“This is the big order, but see, what you can do. He is such a fine fellow, my son!”


Why all these strikes?

One does not understand all the strikes going on in different cities (Ludhiana, Chandigarh) by students. Rather than thanking the government for providing education at an affordable rate, they now want more than what is feasible. They want the government to create jobs that it has no need for. Now that they are armed with education, why don’t they find some real use for it?

We should learn to be responsible for ourselves. Maybe we can look at the computer engineers. In the last four months, about 46,000 computer programmers have lost their jobs. Most of them are now working for much lower salaries (some even as waiters), but thank God they are not banging at the doors of the government, asking it to create positions that it really does not need. They thought computers were a good career, but software industry crashed, and they are now trying their hands somewhere else and acquiring new skills. This is a much better attitude than sitting on strike.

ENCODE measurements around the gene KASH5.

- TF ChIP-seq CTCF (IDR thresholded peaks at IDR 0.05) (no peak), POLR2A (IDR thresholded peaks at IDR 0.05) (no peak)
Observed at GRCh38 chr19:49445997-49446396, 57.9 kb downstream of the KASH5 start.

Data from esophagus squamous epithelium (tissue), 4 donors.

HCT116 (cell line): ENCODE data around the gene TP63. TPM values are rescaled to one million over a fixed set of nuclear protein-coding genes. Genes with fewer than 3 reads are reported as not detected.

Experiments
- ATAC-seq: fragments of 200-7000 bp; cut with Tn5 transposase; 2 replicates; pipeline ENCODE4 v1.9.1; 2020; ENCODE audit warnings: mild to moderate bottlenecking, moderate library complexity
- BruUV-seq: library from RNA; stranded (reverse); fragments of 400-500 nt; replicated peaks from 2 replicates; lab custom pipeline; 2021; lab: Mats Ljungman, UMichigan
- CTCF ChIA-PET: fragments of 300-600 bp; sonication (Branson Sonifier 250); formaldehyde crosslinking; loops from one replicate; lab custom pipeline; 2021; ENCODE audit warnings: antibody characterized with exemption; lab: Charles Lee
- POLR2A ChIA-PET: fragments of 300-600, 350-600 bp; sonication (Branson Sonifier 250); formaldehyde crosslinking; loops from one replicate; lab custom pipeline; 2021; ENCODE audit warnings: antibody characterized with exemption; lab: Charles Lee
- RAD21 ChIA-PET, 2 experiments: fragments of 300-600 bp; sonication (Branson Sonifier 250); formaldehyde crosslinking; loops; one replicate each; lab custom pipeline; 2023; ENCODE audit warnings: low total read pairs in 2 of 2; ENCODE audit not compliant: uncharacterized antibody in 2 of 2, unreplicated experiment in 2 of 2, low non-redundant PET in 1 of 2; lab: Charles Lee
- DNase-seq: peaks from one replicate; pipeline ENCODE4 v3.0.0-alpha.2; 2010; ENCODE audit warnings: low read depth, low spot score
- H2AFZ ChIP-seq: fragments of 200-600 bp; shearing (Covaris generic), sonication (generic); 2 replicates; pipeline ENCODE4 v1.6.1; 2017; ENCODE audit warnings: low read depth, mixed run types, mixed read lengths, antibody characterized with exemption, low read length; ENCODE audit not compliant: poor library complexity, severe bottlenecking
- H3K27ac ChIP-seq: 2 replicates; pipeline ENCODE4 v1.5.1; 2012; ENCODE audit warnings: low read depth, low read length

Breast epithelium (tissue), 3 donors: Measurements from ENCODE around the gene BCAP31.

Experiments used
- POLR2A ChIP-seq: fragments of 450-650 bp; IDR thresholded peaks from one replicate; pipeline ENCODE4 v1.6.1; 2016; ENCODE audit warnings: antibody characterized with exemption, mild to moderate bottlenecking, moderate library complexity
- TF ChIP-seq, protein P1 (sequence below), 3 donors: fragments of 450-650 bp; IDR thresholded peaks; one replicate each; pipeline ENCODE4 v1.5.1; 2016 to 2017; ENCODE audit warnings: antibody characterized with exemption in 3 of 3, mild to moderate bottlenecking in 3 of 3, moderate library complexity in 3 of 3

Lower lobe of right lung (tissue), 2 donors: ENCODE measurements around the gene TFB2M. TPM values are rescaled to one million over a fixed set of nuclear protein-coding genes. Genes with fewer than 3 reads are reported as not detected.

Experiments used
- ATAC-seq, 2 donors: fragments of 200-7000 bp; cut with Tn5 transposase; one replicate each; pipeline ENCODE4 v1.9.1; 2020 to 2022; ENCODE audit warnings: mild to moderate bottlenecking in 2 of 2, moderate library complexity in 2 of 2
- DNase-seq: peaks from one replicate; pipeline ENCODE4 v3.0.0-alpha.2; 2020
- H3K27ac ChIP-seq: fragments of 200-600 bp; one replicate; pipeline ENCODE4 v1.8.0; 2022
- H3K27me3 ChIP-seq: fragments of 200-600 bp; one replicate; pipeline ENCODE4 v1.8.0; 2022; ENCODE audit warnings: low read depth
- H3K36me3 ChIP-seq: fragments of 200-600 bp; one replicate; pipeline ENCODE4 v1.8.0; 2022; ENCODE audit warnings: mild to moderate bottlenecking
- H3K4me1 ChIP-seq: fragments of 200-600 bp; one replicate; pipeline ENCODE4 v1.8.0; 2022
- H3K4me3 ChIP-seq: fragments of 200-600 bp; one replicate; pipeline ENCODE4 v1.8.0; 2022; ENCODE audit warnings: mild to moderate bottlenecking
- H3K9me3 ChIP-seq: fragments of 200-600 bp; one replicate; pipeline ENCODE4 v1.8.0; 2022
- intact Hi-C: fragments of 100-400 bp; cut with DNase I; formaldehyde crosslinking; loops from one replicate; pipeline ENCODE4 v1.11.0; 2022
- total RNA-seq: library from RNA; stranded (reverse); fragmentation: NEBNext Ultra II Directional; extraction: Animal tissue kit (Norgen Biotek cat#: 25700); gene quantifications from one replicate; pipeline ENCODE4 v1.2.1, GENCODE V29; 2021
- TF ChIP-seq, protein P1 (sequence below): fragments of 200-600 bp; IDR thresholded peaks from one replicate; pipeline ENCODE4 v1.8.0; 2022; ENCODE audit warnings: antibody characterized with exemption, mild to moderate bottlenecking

In one case, veterinarian students are protesting that the government is teaching farmers how to take care of cattle. In effect what they are saying is that in their four years courses, they have only managed to learn what farmers can learn in four-day weekend classes. If they don’t want other people to be educated, they really do not deserve to be called educated, just degreed.



Scrap Teachers’ Day

Guru Purnima is the day traditionally reserved in India for expressing gratitude to teachers. All that teachers have done for us is remembered on this day. Teachers have taught us, trained us into various professions, enabled us to handle paradoxical pressures of the adult world and above all, as role models, shown us how to become better human beings. It is celebrated on the Purnima (full moon) of the month of Ashadha, corresponding to July-August. Over the centuries Indians have celebrated Guru Purnima with great enthusiasm, reverence and without any controversy.